The sleeves – Along with the 2 back panels, that makes 4 parts of equal width. As long as it fits [ie. all 4 panels combined equate or a little over total armspan], feel free to improvise on the width of each panel.
Note that even the “straight” part of the bottom seam on the sleeve is drawn with the curve as well (fig. 2.3), as it is not absolutely straight. As for the curve itself, I freehanded on that one – no pressure from one who has drawn countless spheres…[TL note: Refer to Hu Jingming’s tutorial on curve calculations for a more precise fit.]
For the extension panel (fig. 2.4), take a piece of fabric equal to the maximum width of the body piece, and draw the continuation of the collar curve on it. However, don’t use this technique if you want a more curved collar profile, this might not work!
For reference on the angles: The distance from the end of the lapel near the collar to the side seam is 6 cm, while the distance from the corner of the lapel to the bottom of the side seam is 2cm.
Now to sew it all up: Start with the back and front seams, then the end of the sleeve, and finally the sleeve and side seams. Remember to suture all edges, or at least wrap them in if you don’t have that feature on your sewing machine.
You will need 6 strips of fabric to make 3 pairs of tying sashes. Sew it up as pictured (fig. 3.2) and push the shut end in with a pencil or pen until you can pull it inside-out from the other end. Remember to attach the sashes so that it sticks out on the right side of the clothing! [TL Note: 1 left armpit inside, 1 right lapel; 2 outside under right armpit, 2 on left lapel.] Remember to iron the sashes before applying them onto the clothing.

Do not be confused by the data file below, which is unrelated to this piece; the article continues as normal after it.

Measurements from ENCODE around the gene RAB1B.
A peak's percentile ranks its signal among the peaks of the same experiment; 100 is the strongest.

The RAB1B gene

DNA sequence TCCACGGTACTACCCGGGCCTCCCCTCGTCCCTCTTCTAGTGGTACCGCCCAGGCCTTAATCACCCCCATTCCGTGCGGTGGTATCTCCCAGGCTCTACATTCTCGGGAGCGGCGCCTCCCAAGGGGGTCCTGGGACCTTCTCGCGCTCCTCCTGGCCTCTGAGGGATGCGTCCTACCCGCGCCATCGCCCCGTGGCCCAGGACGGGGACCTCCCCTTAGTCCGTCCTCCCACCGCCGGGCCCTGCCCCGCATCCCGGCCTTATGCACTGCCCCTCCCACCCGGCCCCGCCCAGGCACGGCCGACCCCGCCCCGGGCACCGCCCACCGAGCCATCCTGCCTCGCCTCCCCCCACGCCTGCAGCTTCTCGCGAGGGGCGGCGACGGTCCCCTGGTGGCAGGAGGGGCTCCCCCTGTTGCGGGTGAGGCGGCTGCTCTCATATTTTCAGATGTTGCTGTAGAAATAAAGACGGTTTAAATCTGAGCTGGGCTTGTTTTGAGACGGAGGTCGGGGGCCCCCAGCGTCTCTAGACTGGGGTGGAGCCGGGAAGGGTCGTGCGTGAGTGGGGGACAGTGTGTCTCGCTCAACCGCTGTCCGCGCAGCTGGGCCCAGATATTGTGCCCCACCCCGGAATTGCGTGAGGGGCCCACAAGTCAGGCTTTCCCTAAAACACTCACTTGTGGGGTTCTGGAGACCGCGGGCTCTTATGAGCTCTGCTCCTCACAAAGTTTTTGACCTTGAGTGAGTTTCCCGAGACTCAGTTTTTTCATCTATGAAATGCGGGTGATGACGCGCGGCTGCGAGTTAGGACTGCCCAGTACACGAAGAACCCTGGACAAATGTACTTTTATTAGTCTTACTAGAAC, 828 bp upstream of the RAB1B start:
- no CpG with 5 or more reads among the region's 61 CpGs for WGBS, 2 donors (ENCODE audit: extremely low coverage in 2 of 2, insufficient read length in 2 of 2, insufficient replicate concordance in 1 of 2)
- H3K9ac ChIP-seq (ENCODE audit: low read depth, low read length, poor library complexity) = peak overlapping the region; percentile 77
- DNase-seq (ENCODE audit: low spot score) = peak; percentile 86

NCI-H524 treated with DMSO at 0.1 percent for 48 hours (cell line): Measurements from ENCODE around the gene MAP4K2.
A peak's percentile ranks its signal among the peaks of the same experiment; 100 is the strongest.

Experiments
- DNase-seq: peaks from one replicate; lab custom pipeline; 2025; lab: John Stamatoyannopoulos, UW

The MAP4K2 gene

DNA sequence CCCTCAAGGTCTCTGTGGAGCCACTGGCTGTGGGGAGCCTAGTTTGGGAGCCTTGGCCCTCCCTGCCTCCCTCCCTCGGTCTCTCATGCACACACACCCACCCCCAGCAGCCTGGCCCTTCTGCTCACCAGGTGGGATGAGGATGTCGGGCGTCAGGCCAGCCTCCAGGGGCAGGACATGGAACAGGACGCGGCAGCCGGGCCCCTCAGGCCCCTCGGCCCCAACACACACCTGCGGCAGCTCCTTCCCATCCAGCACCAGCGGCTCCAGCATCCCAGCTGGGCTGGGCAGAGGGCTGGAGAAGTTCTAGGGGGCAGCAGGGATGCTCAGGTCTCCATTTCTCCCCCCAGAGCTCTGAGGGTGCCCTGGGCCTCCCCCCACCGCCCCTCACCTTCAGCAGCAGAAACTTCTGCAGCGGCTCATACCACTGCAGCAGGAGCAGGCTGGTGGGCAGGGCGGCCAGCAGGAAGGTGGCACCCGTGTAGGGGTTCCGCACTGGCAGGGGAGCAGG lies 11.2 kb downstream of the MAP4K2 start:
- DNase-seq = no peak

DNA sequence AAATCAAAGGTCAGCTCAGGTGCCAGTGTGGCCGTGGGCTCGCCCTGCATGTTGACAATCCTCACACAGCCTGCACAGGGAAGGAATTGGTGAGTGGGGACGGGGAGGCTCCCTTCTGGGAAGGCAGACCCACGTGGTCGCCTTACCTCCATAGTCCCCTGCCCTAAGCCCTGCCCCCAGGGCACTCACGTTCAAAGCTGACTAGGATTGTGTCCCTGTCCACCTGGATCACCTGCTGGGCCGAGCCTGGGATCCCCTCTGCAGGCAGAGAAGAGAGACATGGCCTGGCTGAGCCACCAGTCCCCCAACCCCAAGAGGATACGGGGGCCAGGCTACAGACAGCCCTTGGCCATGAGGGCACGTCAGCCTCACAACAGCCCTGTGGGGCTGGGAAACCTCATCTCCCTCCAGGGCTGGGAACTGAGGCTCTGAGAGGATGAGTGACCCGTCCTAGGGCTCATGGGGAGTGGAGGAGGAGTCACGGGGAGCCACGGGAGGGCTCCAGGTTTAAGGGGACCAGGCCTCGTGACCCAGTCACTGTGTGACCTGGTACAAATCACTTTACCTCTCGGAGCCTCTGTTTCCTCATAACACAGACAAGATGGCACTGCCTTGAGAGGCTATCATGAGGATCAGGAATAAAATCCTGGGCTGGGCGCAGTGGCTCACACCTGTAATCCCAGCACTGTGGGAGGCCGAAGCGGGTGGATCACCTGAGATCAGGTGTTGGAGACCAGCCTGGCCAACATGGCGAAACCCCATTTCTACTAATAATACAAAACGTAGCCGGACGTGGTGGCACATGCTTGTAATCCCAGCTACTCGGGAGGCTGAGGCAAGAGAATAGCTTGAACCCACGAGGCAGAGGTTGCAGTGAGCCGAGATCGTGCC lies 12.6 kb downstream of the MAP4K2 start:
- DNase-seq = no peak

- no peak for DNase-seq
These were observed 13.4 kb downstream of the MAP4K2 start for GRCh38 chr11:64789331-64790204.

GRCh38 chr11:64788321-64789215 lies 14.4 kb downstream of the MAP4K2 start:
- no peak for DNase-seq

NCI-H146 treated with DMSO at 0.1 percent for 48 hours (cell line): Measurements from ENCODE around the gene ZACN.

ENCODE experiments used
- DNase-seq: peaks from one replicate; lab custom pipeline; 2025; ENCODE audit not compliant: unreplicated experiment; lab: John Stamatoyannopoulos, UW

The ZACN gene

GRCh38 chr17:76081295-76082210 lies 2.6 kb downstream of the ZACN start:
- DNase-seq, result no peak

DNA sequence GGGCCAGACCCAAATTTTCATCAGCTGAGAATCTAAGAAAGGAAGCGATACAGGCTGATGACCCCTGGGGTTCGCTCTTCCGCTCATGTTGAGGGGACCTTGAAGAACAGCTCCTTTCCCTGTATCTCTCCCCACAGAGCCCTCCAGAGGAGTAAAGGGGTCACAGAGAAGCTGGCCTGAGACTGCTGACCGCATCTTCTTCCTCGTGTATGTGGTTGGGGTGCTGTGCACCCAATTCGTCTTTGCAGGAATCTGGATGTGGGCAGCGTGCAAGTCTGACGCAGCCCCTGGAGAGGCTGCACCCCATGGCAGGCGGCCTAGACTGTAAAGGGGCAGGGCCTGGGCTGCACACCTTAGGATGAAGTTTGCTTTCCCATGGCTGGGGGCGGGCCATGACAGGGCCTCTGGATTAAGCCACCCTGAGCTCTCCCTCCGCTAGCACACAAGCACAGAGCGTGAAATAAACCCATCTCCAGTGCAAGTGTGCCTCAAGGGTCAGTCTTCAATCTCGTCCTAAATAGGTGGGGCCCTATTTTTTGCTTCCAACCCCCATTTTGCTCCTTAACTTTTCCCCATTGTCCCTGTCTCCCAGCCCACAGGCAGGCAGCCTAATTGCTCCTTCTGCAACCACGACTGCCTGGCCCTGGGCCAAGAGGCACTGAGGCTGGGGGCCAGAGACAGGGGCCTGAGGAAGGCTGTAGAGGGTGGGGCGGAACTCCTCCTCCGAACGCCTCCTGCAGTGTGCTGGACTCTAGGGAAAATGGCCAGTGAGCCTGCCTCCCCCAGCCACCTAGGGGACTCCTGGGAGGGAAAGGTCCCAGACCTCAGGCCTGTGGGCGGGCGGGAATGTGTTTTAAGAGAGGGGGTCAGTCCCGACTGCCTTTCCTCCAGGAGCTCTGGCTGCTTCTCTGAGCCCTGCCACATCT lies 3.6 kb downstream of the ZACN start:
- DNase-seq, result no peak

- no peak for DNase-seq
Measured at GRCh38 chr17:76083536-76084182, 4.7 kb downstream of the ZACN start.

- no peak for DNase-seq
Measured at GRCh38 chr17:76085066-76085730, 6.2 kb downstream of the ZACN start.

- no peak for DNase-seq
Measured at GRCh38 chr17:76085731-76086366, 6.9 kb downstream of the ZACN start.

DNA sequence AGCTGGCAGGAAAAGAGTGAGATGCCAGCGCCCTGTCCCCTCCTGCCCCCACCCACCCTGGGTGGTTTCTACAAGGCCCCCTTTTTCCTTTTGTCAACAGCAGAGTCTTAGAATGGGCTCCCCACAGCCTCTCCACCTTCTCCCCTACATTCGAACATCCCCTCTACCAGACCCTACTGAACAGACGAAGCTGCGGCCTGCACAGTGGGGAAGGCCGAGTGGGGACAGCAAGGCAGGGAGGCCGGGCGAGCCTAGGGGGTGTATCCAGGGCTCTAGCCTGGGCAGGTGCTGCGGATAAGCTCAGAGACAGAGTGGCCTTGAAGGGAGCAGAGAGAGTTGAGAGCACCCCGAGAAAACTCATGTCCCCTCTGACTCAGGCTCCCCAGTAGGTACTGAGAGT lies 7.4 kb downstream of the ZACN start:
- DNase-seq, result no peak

The key to making quality clothing – wrap in all your edges neatly, and iron, iron, iron!
The collar should be a horizontal strip, reaching from one front seam to the other front seam, around the back of the neck. Make sure to line the collar inside with a stiff lining, as shown being ironed on here. Then, fold the collar’s excess fabric in, and iron again. Make sure that one side is just slightly wider than the other, as this will be crucial in sewing it on neatly without showing seamlines. The thinner (shorter) side is the visible ‘outside’ , and is sewn on first.
After sewing on the seam for the outside (and only this side), flip the collar inside out, and sew shut the two ends. Trim off the excess fabric, and cut the corners as shown. When that is done, flip it back outside, and you should have a clean rectangular “pocket”.
Here comes the crucial (and difficult) part — remember that the inside is just slightly thicker than the outside? Now we will attach the back by neatly aiming our sewing needle at the seam which we first sewn the outside. If you are careful (and did your ironing job well), you will be able to sew right near the edge of the inside fold, and it’s held together neatly and nicely!
As requested from a poster, I have attached a detailed shot of the inside stitches for the side seam for an opening slit. All I lack now to show are a few pairs of metal snaplocks to attach onto the collar! [TL note: She will need not one set, but two pairs of locks for the collar, as per convention.]
We can sum up the post around now, and fellow girls making this piece, please try to make the piece as long Aos if possible for this kind of short collar. It is best to follow conventions from existing artifacts, and follow its proportions. If you want to have a rounder collar profile, decrease the depth of the collar opening towards the back, and don’t be afraid to experiment (with affordable poly-cotton, please.) Tailoring is definitely not an easy job, as needles and shears can hurt you, and sewing around a corner may test your patience through numerous attempts.